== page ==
Jesus Christ: Controversy, Part 1
Nicene-Constantinopolitan Creed & Selected Passages
Back in the days when I was in seminary, I was studying in my apartment, and I heard a knock at the door. I opened the door, and there were two guys standing there in suits. I immediately started wracking my brain to see if I had done anything illegal… am I going to jail? And then one of them started asking me some questions about religion and eternal life. They were Jehovah Witnesses. I stood there at the doorway listening to and answering their questions (I should have invited them in). After a couple of minutes, I started asking them questions. Would they let me see their Bible (which is a much different “translation” than our Bible) because I wanted to ask them what they believed about Jesus? Jehovah Witnesses don’t believe that Jesus Christ is fully God. They believe that Jesus was God’s first creation (and therefore He is not fully God). So I took them to John 8:58 where Jesus tells the Jewish religious leadership, “Before Abraham was, I AM.” The Jewish leadership knew what Jesus was claiming (to be God Himself) because they pick up stones to kill Him. I started explaining what’s going on in the original Greek language. I see the older of the two suited guys get nervous, and I see the younger guy (who’s like the Jedi Padawan apprentice) lean in and get interested. And then all of the sudden, the older guy says that they’ve got to go. Interesting… huh… it was a fun 15 minutes.
What’s crazy about this scenario is that Christians get sucked into these conversations and leave the Christian faith by the droves because they don’t know what they believe and why they believe it, especially about Jesus Christ, who He fully is, and what He’s fully done. Why do we need to understand what we believe? What difference does it make? What are some of the core things that we need to believe in an orthodox (literally “right praise” and “right thinking”) Christian faith? Here’s what is crucial about understanding who Jesus Christ fully is:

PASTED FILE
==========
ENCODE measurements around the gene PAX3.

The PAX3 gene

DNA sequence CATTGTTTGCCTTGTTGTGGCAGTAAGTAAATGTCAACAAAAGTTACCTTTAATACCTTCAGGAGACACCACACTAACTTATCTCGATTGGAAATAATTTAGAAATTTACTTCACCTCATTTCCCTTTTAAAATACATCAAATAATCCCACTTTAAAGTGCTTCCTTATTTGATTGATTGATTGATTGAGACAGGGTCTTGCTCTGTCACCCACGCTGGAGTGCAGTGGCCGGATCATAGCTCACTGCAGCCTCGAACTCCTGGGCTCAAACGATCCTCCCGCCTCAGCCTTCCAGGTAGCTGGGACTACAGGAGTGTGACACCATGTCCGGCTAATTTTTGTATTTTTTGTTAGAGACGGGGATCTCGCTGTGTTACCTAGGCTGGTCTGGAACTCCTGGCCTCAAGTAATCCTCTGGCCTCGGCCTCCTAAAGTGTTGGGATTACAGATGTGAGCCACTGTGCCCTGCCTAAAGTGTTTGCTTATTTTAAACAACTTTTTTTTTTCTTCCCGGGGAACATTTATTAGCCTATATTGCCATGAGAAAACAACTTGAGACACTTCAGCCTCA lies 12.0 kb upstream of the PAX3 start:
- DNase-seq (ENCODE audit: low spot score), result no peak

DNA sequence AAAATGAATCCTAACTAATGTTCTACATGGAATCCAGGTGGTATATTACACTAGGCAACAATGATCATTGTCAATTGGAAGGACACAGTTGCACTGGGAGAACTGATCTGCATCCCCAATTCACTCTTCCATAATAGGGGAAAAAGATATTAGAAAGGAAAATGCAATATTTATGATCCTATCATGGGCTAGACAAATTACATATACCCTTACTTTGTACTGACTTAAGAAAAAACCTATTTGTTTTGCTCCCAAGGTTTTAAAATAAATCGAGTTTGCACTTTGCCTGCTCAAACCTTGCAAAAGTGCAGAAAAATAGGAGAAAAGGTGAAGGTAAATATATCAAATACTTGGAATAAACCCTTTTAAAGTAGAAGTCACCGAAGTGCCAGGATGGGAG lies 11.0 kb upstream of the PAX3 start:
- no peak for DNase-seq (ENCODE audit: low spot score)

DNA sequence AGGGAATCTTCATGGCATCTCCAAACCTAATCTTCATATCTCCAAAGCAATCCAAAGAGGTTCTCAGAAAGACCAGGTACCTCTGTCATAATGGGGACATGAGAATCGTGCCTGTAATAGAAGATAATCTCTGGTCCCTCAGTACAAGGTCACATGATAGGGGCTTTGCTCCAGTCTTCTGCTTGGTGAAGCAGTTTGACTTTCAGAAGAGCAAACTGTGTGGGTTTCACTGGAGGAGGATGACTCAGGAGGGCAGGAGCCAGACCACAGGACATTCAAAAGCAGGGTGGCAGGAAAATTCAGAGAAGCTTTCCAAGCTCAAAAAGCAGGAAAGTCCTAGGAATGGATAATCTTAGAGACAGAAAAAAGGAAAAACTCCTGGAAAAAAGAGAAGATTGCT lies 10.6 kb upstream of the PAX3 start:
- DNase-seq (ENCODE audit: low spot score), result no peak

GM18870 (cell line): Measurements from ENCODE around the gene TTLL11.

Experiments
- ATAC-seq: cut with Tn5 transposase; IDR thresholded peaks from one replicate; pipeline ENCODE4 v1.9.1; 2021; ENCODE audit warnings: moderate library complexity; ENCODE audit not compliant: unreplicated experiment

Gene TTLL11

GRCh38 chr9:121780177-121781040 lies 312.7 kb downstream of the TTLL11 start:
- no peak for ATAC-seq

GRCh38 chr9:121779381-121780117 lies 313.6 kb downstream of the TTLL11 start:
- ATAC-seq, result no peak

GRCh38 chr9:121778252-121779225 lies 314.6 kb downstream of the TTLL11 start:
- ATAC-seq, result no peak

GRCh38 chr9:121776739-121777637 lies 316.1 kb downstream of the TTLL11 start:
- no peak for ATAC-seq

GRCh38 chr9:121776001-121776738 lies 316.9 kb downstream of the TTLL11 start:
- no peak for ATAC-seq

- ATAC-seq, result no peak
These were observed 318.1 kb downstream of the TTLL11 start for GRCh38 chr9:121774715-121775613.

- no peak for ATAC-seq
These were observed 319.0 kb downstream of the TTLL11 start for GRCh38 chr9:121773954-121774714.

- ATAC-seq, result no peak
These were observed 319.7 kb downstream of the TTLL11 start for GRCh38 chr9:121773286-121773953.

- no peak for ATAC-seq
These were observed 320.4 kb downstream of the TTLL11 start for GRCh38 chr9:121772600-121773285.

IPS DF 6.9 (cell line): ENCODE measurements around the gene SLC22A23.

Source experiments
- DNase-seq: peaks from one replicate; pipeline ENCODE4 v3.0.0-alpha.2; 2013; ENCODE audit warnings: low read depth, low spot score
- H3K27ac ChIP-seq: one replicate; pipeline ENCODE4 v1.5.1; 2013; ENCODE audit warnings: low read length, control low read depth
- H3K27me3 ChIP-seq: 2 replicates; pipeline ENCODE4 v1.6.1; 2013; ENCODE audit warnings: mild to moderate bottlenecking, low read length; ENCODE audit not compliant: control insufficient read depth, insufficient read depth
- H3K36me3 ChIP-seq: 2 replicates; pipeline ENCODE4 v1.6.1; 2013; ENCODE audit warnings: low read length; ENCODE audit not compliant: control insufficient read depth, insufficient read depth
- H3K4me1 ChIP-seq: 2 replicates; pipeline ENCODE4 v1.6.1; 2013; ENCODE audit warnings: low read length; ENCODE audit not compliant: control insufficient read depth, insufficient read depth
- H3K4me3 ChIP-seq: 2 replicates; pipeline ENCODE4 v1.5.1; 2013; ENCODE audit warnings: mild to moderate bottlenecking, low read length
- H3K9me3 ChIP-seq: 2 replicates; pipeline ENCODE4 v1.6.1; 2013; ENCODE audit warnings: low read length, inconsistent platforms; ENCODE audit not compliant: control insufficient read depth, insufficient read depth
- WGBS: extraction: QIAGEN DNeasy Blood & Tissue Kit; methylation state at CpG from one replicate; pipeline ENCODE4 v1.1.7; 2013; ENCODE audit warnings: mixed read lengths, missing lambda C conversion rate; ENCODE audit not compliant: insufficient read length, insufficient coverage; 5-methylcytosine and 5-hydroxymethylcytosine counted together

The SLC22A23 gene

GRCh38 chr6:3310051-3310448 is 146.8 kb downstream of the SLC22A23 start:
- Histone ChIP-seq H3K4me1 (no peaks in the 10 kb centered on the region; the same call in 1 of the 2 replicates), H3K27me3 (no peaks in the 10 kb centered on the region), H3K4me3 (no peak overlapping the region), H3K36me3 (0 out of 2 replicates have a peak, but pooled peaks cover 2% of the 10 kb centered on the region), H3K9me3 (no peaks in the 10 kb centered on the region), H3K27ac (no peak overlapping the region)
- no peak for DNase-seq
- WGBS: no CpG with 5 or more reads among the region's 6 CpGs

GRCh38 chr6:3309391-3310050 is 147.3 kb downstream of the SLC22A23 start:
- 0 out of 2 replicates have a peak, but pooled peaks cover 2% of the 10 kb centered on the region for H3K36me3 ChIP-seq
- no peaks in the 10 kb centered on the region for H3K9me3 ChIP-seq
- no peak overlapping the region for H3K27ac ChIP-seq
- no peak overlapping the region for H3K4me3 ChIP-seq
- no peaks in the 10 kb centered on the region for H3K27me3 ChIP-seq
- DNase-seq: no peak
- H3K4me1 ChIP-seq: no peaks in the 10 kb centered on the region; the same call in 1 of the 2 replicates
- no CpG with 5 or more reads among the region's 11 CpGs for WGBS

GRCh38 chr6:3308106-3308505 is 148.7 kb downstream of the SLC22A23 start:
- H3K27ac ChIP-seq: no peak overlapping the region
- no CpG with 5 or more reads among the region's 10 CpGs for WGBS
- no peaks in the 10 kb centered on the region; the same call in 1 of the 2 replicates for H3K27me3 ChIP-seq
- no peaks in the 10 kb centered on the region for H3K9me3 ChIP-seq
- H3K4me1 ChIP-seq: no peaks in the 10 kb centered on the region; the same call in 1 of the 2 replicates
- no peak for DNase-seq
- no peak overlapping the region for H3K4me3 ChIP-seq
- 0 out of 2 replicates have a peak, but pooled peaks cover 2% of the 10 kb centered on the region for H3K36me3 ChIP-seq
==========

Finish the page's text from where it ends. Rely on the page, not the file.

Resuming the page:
Jesus Christ is fully God and it makes a world of difference!
What would happen if we changed central beliefs about Jesus Christ? What happens if you begin to change the reality that He is fully God? What happens if you don’t believe that He’s fully human? What changes? What’s at stake? In the next two articles, we are going to look at what we believe about the person and work of Jesus Christ, why we believe it, and what difference it makes. We are going to look at two ancient creeds developed within the first 500 years of the church’s history which clarify and affirm what the Bible teaches about the person and work of Jesus Christ. In this installment in The Story of God we are going to look at a creed that developed in the 300s AD – the Nicene-Constantinopolitan creed that focuses on clarifying Jesus’ fully divinity. And in the next installment, we’ll look at what is called the “Definition of Chalcedon” from 451 AD, which clarifies and affirms what is orthodox and “right thinking” about Jesus being fully God and fully human.
As we explore the controversy surrounding the person and work of Jesus Christ, we’re going to talk about three things: (1) the History, (2) the Scriptures, and (3) the Implications.
The reason that we need to look at the history is that “theology” (what we believe and articulate about God) is always “reactive.” Here’s what I mean by “reactive.” Throughout the history of the early church, everyone is tracking along with what Jesus taught the disciples. After the cross, resurrection, and ascension of Jesus, the disciples, now called the Apostles (literally “the sent ones”), are out preaching the gospel, planting churches, and teaching and training new followers of Jesus what Jesus taught them. And then somewhere along the way, some of the pastors and teachers that are raised up begin to teach some wrong things about Jesus (i.e., unorthodox teaching about who Jesus fully is and what He has fully done). We see this in the New Testament as the Apostle Paul writes letters to the early churches in the first century to correct some of the teaching and things that are going on. So it continues throughout the history of the early church–right, orthodox teaching and theology is clarified and affirmed in reaction to wrong teaching. Right, orthodox teaching and theology clarifies and affirms what Jesus taught about Himself and what He did on the Cross and in and through the Resurrection.
The History of the Ancient Church. So here’s a very quick run-down on the first 600 years of the church… and at what points some major theology and orthodox teaching about Jesus is clarified.